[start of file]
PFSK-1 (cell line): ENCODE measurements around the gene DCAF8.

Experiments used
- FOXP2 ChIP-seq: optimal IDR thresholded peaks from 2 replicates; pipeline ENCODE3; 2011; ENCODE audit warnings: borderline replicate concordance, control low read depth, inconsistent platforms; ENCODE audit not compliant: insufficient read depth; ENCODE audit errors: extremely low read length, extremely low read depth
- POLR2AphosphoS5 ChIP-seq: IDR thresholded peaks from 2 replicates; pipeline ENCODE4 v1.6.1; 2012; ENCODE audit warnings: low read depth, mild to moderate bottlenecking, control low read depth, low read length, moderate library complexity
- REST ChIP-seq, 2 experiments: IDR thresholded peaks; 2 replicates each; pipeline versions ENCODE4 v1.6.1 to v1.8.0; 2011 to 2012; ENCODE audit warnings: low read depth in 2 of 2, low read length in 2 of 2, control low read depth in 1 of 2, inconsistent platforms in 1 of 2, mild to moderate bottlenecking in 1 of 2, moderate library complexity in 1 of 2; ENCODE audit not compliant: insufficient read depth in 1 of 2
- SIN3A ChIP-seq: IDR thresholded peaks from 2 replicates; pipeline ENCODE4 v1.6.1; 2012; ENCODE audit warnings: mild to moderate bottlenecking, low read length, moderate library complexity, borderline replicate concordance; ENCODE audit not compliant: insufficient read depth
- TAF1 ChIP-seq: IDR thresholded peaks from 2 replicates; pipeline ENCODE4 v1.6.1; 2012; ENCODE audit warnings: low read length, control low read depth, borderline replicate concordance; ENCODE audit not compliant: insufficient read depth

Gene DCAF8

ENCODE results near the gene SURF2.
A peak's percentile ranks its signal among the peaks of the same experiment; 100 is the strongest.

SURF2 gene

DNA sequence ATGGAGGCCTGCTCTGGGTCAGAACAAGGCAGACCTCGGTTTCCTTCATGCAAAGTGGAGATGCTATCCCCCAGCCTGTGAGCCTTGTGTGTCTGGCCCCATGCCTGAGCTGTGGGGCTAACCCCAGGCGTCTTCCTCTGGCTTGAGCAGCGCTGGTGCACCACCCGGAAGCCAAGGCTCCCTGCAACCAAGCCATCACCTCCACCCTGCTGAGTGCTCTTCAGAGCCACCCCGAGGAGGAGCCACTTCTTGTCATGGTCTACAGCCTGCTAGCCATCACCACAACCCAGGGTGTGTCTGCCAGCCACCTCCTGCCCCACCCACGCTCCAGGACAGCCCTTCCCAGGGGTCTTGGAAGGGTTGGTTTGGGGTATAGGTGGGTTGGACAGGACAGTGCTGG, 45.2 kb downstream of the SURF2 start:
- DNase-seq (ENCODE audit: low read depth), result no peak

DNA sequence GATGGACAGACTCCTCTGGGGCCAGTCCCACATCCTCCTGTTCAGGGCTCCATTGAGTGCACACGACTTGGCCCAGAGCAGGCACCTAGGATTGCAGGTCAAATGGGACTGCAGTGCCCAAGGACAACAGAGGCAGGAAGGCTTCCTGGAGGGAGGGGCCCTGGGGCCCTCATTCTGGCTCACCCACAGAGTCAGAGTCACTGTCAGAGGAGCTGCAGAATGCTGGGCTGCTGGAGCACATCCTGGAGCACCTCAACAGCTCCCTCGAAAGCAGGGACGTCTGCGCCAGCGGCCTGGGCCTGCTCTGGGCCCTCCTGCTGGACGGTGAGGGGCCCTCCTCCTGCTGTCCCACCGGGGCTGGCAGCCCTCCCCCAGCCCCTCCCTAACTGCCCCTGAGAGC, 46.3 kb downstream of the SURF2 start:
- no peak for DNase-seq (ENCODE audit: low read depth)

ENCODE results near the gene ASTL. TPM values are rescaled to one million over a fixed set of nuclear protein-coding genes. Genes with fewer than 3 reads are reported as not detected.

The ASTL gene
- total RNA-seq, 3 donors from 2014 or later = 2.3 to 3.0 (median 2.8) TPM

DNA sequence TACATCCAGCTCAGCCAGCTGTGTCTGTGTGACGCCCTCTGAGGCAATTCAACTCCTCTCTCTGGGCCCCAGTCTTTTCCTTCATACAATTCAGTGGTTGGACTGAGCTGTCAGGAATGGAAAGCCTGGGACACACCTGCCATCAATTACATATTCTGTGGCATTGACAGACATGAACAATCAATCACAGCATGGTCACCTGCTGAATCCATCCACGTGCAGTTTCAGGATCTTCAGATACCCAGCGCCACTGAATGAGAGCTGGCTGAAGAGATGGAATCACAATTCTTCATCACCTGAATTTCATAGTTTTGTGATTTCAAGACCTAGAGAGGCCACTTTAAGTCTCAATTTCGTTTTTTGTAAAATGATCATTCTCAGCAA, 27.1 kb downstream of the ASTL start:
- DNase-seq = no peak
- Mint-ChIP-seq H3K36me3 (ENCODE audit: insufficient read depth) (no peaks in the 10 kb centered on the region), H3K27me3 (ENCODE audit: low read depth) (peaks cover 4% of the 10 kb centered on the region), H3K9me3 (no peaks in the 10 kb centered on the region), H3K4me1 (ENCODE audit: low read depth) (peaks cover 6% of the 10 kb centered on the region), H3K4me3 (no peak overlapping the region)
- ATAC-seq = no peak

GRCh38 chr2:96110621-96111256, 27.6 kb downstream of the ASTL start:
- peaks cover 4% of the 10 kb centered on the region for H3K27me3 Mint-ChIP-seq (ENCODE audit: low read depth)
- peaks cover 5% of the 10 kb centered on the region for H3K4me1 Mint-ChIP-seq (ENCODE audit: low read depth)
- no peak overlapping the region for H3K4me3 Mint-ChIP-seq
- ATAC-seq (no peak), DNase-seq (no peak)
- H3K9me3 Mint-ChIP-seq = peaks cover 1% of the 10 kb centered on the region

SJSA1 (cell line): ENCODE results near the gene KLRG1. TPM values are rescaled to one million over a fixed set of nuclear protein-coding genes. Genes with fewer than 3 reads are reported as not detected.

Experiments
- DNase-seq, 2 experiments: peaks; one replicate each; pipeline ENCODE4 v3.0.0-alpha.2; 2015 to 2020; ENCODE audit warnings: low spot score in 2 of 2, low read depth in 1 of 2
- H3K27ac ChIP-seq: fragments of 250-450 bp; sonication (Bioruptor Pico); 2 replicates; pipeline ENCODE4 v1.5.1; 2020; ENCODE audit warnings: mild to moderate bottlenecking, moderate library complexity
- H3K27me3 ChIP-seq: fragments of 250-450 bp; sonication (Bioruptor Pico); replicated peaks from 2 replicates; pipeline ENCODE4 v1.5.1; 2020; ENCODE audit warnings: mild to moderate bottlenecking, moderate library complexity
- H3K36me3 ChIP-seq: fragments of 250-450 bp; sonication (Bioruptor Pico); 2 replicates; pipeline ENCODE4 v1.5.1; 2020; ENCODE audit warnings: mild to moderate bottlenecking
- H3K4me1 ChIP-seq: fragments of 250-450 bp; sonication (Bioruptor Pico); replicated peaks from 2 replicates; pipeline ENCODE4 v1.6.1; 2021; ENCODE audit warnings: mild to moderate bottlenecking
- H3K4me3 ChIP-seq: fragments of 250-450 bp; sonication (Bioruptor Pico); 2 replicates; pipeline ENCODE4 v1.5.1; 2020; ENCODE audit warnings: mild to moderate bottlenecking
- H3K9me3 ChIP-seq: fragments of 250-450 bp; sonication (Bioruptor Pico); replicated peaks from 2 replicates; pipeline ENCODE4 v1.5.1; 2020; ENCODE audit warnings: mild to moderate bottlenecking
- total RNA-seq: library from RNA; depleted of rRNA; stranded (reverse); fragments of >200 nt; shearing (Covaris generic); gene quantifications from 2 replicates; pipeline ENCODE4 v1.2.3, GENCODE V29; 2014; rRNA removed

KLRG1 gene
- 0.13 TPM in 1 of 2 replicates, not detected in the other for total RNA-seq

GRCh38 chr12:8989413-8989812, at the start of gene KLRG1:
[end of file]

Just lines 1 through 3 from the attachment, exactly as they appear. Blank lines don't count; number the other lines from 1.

PFSK-1 (cell line): ENCODE measurements around the gene DCAF8.

Experiments used
- FOXP2 ChIP-seq: optimal IDR thresholded peaks from 2 replicates; pipeline ENCODE3; 2011; ENCODE audit warnings: borderline replicate concordance, control low read depth, inconsistent platforms; ENCODE audit not compliant: insufficient read depth; ENCODE audit errors: extremely low read length, extremely low read depth